Boomkat Product Review:
Avant-garde ensemble Apartment House take on Christian Marclay's uncompromisingly random 1996 "street installation". The Guardian described a 2010-released recording of "Graffiti Compositon" as "offensive" so that alone should be enough reason for a look, right?
For "Graffiti Composition", Marclay wanted to challenge the idea of written music, so had 5,000 large pages of blank sheet music posted throughout Berlin. After some time, he returned to the posters that hadn't been covered over or removed and photographed them; each piece of sheet music now included songs, drawings or instructions that Marclay transcribed and assembled into a continuous piece of music. He made 800 photographs, and used 150 of these to create the score.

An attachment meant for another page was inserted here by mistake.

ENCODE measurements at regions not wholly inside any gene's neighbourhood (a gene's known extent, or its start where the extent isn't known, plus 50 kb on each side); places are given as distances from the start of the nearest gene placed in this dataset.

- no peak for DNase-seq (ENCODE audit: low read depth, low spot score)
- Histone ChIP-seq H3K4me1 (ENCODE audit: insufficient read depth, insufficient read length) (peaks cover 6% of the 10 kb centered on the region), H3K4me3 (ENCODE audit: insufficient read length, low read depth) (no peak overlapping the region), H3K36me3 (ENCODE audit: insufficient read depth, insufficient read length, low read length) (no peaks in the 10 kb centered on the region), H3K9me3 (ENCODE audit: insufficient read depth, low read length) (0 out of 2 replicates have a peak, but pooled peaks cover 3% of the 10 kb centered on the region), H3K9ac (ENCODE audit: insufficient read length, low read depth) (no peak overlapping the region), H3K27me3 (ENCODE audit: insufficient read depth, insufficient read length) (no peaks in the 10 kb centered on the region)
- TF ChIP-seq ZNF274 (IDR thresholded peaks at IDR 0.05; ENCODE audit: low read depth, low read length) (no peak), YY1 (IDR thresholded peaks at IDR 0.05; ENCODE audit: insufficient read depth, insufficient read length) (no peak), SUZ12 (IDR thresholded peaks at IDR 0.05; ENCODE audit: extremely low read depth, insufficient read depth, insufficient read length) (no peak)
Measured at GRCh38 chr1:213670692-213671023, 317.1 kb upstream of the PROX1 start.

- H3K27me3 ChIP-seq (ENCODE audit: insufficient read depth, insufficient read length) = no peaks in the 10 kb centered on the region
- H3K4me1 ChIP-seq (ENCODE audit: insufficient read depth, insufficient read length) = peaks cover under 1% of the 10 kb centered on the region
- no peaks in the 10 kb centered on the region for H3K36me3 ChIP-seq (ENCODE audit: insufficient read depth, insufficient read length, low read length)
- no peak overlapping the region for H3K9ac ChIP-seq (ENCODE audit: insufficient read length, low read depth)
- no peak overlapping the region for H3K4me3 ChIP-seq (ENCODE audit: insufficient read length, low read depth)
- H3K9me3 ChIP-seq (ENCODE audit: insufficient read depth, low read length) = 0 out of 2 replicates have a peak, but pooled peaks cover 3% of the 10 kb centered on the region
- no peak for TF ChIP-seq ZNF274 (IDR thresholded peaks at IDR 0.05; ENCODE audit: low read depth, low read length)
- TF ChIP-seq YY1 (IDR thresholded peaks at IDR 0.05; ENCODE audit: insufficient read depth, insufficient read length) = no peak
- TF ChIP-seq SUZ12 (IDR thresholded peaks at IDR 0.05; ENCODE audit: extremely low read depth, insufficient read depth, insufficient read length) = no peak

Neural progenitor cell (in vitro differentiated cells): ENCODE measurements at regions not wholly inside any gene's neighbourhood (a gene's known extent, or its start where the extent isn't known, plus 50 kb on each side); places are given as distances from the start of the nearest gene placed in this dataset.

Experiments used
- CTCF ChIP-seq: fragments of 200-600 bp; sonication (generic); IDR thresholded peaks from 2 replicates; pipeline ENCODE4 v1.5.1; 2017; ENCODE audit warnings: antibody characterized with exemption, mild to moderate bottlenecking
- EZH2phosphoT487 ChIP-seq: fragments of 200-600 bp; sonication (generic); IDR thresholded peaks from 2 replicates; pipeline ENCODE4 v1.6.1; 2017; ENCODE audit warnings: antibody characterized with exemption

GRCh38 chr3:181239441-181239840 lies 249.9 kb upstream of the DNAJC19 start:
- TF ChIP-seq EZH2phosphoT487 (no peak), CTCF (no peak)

The resulting composition has been re-interpreted here by cellist and composer Anton Lukoszevieze's Apartment House ensemble, who add their joyful, exploratory twang to the bizarre piece. The flexible, ever-shifting ensemble are known for having performed work from Julius Eastman, John Cage and Cornelius Cardew, and sound perfectly at home sinking their teeth into a composition that treats randomness like its own instrument. It's not an easy piece to listen through, but rewards patience and close attention. Familiar melodies and themes erupt and disappear, interspersed by odd dialog and unusual sounds.
Sometimes a synthesizer might appear, or a penny whistle, or what sounds like a small toy. Each element wakes you up from the listening experience and forces you to consider what the score might have been indicating. It's a fascinating piece that Apartment House have managed to breath new life into.